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September ushers in dove hunting season in West Virginia

CHARLESTON, W.Va. — West Virginia’s dove hunting season will open up at noon, Thursday, September 1. It’s traditionally the first hunting season of the year. There will probably be a lot of interest on opening day, and perhaps the first Saturday. Then, interest in doves gives way to other seasons as they open up.

“Yeah, there’s usually a lot of participation on that opening day, but the second day it drops way off,” laughed Mike Peters, Game Bird Biologist for the West Virginia Division of Natural Resources.

West Virginia is blessed with a lot of habitat suitable for doves, but the DNR works to make sure at least some of their managed public hunting land is prime dove hunting as well. Large fields of millet and other grasses are sown, and then cut just days ahead of the season. Places like McClintic and Green Bottom Wildlife Management Areas are among the most popular for doves, but according to Peters there are several managed that way in every DNR district.

“It just depends on the district and how much time the managers have to get the food plot into the ground,’ he said.

The flood plot with grassy seeds is attractive to doves, but it also serves as a food plot for a number of other wildlife species. Hunters are also encouraged to engage farmers and seek permission to hunt their cutover cornfields. Those are often a magnet for large numbers of doves.

“Those thick corn fields can be prime area to find doves,” he explained.

The cornfields also offer barren soil which enables the birds to move more freely as they feed. Typically a prime dove hunting parcel will feature a food source flanked by trees where the birds can seek cover and possibly a water source not too far away.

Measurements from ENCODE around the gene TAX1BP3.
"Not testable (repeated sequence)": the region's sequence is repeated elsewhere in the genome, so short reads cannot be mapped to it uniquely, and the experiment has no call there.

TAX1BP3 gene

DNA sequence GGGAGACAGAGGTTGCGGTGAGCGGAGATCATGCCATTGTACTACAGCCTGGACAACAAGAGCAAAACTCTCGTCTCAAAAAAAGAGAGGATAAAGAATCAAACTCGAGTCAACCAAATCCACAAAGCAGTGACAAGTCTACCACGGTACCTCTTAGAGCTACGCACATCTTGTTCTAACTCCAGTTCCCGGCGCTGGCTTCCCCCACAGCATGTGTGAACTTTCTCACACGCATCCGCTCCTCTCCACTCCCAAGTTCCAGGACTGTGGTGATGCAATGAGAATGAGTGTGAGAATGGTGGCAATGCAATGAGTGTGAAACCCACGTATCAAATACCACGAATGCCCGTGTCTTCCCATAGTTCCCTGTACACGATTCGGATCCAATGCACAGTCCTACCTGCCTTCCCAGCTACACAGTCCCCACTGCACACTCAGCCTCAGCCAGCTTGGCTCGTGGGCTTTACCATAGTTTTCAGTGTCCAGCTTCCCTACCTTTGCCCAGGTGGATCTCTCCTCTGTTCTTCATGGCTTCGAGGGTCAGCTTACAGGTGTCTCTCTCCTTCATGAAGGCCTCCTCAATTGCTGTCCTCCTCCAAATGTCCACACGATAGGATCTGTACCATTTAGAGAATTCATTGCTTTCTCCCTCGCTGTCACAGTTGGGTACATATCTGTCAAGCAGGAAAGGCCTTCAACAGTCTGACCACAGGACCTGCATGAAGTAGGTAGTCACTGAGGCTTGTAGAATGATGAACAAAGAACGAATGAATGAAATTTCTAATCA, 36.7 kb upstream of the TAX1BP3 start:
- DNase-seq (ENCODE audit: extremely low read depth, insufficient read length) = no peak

Hunters will set up in the perimeter cover, dressed in camo, and wait them out. The more hunters in the field, the more shooting and therefore the more birds are kept on the move. That’s why the first day is typically good hunting, but it drops off in the subsequent days with fewer shots driving the birds from one end of a field to another. Take along plenty of shells, you’ll need them.

“They’re tough to hit. I think the average is about six or seven shells per bird,” said Peters.

Since doves are considered a migratory bird, hunters are required to have a plugged shotgun. You also need a HIP card from the U.S. Fish and Wildlife Service to report harvest information. In keeping with tradition, the first shooting on opening day isn’t allowed until noon.

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